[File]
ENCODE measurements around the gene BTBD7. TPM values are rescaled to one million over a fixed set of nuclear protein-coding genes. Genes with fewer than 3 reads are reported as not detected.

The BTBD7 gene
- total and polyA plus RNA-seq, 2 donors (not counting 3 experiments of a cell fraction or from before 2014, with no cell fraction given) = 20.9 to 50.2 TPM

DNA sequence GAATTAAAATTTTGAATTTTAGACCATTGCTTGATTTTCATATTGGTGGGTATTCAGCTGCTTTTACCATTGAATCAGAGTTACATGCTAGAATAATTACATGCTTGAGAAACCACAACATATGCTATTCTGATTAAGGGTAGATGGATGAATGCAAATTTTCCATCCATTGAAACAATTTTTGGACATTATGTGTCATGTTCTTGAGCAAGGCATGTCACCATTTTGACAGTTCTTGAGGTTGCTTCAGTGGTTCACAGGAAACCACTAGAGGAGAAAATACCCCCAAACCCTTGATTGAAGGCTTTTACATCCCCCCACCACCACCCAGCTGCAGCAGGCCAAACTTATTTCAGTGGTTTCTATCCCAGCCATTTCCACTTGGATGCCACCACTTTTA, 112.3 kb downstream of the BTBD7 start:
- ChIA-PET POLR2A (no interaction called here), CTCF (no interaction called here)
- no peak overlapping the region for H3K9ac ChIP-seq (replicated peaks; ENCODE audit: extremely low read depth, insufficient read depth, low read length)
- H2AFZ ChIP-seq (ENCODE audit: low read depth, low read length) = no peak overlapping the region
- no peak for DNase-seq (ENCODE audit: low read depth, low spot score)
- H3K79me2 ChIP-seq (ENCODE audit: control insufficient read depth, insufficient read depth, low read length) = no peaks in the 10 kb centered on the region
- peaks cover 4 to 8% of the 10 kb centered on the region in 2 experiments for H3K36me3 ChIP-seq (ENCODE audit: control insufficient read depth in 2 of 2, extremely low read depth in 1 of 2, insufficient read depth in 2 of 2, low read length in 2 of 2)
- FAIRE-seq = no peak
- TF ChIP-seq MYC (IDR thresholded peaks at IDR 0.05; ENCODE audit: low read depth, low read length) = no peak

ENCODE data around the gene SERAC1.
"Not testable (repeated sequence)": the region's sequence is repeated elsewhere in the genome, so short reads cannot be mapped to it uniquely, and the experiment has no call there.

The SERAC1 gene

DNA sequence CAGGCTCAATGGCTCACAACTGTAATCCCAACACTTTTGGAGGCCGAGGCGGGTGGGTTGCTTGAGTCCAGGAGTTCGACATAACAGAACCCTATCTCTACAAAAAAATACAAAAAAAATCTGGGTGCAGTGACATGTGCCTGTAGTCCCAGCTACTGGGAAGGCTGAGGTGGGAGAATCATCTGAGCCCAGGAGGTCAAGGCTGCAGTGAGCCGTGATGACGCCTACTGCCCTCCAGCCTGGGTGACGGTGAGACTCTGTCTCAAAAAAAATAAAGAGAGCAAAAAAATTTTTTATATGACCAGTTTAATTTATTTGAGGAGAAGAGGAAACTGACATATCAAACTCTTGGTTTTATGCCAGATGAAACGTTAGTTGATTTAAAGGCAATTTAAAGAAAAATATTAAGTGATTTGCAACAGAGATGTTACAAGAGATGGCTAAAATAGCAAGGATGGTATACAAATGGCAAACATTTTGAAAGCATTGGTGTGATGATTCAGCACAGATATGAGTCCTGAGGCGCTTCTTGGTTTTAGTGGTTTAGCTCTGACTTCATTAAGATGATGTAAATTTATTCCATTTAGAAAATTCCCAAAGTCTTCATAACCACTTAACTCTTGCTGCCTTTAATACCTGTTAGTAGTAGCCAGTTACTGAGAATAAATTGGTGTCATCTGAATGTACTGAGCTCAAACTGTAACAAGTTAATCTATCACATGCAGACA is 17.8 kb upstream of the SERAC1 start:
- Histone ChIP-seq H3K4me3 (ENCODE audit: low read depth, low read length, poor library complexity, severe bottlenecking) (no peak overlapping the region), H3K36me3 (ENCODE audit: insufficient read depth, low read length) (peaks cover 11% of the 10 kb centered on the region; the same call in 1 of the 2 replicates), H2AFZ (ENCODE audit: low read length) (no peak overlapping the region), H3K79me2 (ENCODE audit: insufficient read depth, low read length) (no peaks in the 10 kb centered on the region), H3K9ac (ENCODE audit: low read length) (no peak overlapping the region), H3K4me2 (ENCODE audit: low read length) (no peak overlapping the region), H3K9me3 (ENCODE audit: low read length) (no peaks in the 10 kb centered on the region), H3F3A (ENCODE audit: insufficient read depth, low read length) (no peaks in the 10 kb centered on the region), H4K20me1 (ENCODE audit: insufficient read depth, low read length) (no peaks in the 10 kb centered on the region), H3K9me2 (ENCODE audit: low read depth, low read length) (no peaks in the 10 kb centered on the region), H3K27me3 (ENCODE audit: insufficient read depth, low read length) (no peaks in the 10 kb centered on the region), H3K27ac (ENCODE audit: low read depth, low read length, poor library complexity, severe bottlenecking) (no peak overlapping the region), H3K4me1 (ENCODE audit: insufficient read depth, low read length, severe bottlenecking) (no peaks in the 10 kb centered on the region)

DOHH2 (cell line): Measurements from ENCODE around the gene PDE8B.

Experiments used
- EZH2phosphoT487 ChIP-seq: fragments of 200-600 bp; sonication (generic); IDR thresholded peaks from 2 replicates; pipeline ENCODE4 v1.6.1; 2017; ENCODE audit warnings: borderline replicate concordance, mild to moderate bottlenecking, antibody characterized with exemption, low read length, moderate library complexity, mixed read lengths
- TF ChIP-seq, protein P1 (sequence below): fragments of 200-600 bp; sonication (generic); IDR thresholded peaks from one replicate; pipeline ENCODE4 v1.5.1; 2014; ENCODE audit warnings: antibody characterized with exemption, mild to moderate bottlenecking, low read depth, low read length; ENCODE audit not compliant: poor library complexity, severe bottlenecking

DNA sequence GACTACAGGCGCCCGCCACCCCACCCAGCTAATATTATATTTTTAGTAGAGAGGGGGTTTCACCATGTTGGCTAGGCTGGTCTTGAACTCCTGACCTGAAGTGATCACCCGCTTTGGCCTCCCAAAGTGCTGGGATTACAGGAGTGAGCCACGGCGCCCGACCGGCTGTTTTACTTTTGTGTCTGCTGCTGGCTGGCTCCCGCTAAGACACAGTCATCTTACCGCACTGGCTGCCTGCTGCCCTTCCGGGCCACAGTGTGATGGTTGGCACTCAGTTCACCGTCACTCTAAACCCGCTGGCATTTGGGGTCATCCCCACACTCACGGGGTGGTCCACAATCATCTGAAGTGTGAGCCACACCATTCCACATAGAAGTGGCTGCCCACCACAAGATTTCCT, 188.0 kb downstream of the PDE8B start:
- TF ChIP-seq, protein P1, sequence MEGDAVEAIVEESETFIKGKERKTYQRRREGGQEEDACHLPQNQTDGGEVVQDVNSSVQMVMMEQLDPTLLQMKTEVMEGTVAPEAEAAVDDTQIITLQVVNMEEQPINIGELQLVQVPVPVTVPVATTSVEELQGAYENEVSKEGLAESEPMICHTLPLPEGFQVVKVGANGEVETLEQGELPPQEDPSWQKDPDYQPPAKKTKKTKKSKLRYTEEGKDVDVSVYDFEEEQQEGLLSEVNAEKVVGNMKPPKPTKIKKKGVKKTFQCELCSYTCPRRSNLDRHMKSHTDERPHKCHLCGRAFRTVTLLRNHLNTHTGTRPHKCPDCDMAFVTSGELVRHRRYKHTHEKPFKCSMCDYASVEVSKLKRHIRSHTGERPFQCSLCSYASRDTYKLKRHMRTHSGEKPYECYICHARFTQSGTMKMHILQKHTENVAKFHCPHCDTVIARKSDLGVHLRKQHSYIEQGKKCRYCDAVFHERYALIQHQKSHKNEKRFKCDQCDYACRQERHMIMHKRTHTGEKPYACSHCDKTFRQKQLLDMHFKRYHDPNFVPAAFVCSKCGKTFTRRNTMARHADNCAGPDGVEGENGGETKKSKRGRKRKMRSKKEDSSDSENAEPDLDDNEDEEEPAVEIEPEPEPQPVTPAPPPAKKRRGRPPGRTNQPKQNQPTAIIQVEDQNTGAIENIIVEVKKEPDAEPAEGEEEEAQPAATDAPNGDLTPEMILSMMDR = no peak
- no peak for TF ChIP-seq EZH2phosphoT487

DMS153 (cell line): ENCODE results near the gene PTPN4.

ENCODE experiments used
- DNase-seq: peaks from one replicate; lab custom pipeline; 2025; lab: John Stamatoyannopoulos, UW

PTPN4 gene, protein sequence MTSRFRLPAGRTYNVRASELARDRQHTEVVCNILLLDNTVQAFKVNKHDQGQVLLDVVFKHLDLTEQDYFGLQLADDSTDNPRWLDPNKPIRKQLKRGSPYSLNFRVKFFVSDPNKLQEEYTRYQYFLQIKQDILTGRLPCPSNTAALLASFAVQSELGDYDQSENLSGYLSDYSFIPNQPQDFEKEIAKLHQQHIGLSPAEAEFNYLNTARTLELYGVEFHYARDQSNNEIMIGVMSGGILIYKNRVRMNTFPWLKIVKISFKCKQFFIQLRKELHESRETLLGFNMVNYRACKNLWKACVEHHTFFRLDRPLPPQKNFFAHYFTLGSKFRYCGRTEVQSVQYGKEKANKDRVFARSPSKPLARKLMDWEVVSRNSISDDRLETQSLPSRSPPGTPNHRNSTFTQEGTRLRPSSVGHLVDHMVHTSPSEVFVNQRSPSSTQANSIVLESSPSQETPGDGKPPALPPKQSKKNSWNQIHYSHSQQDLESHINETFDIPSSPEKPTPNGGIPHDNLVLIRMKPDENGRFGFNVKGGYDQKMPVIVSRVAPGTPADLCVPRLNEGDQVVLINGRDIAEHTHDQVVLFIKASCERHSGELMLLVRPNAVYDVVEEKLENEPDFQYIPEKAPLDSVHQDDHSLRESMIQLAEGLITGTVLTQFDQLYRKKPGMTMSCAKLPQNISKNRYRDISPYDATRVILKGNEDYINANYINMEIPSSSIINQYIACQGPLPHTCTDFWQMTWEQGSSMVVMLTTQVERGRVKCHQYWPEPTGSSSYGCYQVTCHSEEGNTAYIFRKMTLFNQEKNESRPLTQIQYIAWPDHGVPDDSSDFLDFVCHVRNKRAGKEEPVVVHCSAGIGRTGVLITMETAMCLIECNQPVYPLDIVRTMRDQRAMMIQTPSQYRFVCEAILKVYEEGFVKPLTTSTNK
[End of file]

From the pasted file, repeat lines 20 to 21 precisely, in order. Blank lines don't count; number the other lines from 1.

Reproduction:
- EZH2phosphoT487 ChIP-seq: fragments of 200-600 bp; sonication (generic); IDR thresholded peaks from 2 replicates; pipeline ENCODE4 v1.6.1; 2017; ENCODE audit warnings: borderline replicate concordance, mild to moderate bottlenecking, antibody characterized with exemption, low read length, moderate library complexity, mixed read lengths
- TF ChIP-seq, protein P1 (sequence below): fragments of 200-600 bp; sonication (generic); IDR thresholded peaks from one replicate; pipeline ENCODE4 v1.5.1; 2014; ENCODE audit warnings: antibody characterized with exemption, mild to moderate bottlenecking, low read depth, low read length; ENCODE audit not compliant: poor library complexity, severe bottlenecking